Camera Sensor Size Explained

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Every single digital camera has a digital sensor of some sort, expensive cameras have large sensors and the cheapest cameras tend to have the smallest sensors available. In this video we discuss how sensor size influences your photos & videos so you can easily decide whether upgrading to a more professional camera is worth it for you.

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Comments

Uhn Lucky says:

" You speak good , speak more " …and don't speak with forked tongue.

Ron Levy says:

too many statements here that are confusing…how does bigger sensor size give you more depth of field??? that is a lens and focus attribute. Same when you say bigger sensor gives you a "higher quality bokeh" — that again is a lens attribute. Also, how does a bigger sensor give you a "stronger signal"??? too vague. I think you mean more information in the pixel…for better dynamic range…my God, you've mixed up a lot of terms here…

Ramon Castillo says:

This is the super informative thanks bro

ExplodingAppl3s says:

I say no to the music, but useful info

Birdman says:

Do you use filters and do you have any vid's on their use?

Max Miesen says:

But BMPCC4K has Micro Four Thirds and it has pretty high dynamic range and low light performance because of the dual ISO

K.V. Ganesan. says:

It was very helpful…thanks..

Antonio Jimenez says:

well done. very streamlined and informative video.

Nina Daon says:

You explain so well. Anyone could understood you.

Andy Scusting says:

Before digital cameras , there was 35 m m film , 6 by 6 centimetre and 5 by 4 inch camera film which which gave us good , better and best clarity photos .

erics vids says:

Hi can you explain y nikon cool pix p1000 has the smallest sensor on your list and is not a cheap camera one of there cheaper models has the 1 inch sensor being 700pounds cheaper I have also noticed that the more powerful the optical zoom the smaller the sensor so its not about being cheap camera or expensive camera can you exsplain please

Shini Dei says:

I love this channel!

Francine Portelance says:

Thank you, you explain very well..

Ram Bow says:

How many pixels is real life?

Ram Bow says:

Smaller sensors need better quality lenses that are preferably larger in size too.

Damian Bloodstone says:

Good Video. For the first time, I think I understand sensor size. Thanks.

nolimit7 says:

very good helpful video

SOURAV GUIDE says:

https://bit.ly/2mI6Uf9

Cmos/ccd/monochrom sensor details in my blog..visit soon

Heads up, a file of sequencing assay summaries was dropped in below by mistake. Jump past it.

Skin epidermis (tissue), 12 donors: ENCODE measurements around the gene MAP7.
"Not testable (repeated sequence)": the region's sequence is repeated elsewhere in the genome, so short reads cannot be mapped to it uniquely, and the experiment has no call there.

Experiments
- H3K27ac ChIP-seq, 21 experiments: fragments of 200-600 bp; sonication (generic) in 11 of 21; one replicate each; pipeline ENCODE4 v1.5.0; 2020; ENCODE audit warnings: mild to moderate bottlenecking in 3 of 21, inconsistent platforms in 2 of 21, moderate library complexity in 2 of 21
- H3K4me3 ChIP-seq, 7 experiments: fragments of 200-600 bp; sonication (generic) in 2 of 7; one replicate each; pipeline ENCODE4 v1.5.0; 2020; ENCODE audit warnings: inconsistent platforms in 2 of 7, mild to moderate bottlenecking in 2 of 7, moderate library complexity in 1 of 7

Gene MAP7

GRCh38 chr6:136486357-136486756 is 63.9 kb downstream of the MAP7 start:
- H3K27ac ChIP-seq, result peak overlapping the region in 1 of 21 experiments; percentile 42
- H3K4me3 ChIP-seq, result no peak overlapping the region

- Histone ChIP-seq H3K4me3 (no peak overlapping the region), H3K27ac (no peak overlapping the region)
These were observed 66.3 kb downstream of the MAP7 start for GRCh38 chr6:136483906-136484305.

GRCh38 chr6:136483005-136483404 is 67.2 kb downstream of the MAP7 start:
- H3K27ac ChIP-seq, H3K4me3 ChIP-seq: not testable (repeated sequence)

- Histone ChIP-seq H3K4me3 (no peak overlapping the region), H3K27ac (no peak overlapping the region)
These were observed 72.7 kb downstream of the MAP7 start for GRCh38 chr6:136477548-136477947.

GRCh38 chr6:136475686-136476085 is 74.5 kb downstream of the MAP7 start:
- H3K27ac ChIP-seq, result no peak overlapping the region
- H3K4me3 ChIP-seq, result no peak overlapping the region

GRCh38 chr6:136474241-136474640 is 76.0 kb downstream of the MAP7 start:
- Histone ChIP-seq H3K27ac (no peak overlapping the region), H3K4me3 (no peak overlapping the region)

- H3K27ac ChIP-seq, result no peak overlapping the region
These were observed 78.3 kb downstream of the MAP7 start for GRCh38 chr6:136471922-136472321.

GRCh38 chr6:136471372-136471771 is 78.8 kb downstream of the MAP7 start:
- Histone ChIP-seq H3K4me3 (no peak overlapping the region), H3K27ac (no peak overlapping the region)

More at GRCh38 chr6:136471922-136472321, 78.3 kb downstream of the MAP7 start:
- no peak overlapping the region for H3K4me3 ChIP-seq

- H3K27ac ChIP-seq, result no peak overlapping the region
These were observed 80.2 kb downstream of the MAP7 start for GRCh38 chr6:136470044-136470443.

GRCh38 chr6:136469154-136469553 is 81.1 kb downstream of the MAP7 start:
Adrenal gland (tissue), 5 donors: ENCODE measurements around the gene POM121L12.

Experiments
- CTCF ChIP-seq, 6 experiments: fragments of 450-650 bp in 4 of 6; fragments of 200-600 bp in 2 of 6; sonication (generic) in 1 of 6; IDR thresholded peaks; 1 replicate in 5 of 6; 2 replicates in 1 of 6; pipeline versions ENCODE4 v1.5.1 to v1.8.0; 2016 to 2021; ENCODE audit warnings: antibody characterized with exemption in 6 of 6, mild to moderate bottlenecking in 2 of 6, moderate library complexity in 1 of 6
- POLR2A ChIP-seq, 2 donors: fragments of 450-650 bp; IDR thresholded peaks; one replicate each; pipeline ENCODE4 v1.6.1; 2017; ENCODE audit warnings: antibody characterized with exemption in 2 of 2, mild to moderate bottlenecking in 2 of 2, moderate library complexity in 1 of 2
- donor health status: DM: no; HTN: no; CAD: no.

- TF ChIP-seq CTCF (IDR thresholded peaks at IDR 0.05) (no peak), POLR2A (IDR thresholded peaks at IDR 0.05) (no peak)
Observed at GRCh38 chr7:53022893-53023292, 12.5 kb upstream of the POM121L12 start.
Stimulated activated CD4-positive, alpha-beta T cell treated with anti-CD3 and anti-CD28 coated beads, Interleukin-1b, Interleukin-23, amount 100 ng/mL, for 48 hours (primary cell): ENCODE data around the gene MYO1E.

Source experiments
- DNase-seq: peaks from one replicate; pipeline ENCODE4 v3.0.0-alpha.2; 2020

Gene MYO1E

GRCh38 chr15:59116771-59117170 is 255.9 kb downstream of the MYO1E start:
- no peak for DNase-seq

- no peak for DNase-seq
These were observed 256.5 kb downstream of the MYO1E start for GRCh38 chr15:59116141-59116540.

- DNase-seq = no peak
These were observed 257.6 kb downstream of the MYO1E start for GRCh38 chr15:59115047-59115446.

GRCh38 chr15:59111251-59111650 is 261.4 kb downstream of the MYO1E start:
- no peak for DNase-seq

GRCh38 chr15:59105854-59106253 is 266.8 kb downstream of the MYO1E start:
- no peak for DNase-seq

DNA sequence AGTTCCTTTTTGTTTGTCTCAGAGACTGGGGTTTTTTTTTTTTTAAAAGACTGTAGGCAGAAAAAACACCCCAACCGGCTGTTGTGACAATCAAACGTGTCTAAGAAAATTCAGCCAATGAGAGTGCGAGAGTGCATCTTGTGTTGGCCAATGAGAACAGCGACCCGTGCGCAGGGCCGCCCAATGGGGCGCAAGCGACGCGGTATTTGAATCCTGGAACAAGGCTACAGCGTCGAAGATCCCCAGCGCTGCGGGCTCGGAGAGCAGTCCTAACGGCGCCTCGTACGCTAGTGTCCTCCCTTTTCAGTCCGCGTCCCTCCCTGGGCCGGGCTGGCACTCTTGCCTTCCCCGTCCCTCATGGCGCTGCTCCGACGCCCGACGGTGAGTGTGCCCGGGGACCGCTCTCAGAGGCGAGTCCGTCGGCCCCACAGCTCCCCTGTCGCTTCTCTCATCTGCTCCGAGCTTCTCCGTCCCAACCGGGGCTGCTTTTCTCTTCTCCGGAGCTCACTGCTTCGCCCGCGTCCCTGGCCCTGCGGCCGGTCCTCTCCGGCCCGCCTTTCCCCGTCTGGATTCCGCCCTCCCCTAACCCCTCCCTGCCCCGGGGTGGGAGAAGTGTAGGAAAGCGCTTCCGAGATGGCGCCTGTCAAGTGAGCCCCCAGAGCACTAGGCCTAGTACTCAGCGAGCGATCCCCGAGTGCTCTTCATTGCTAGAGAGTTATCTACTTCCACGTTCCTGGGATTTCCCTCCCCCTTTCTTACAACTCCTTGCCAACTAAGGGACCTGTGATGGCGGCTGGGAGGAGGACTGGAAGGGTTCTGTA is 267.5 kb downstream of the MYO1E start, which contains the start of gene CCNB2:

Kyle Kushner says:

I love the vibe and music

App Dev says:

I think you kind of skipped over the DOF issue relating to sensor size by just saying "Performance". We could have used more examples and more clear explanations.
cheers

Lee-Roy Day says:

Lel Perth and Curtin 😉 love it, great video. Cheers!

Axel Alexson says:

Nice but I have to add that depth of field (DOF) does not correlate with sensor size. The picture you had on offer is not the same settings. It might be the same Focal length lens and the same aperture, but it is not the same distance from the subject.

Physics dictates DOF. The parameters of the DOF in physics are focal length, aperture, and distance to the subject. How big your screen/sensor behind those optical elements are will not change DOF. If you would use all the same settings including distance to the subject it would have the same DOF and same bokkeh.

What you did was move further to compensate for the crop factor. It is clear from the angles between the prime subject and background on the photo that your distance to the prime subject has changed, which changed the DOF. The was to properly demonstrate this is to make the same photo at the same distance with the same settings. Then crop the full frame to a smaller sensor. Compare those two pictures and your DOF will be exactly the same. (Even if you don't crop your full frame image the DOF will be exactly the same but it is easier to see)

So saying that sensor size affects DOF is wrong. Sensor size affects your image size. Trying to frame the image similarly on a smaller canvas/sensor is what changes your DOF. But doing so also changes the distances and angles between subjects so it really isn't the same image, now is it?

TLDR: Sensor size wont change your DOF at the same settings, but changing the distance to the subject to compensate for the crop factor will (It will also change the composition from closer and further away subjects as well as the angles between them)

David Lalrammawia says:

What is the difference between cmos sensor and Aps-c sensor?

Snurph says:

Don't smaller sensors actually have a better depth of field?

Cody vlogs says:

Thank you for this! I did not understand sensor resolution/size at all until I watched this.

jesuisravi says:

double plus good explanation

Titch Reinhardt says:

I purchased a Panasonic Lumix FZ2500 because their site showed it as having a large 1" sensor. I have subsequently discovered that the information is totally misleading, as the sensor is in fact a lot smaller than 1" diagonal. When I asked Panasonic to explain, I was sent pages of technical jargon showing where and how the 1" sensor was sized and that it is only CALLED that. I now have a good camera, but with a sensor much smaller than I was led to believe.

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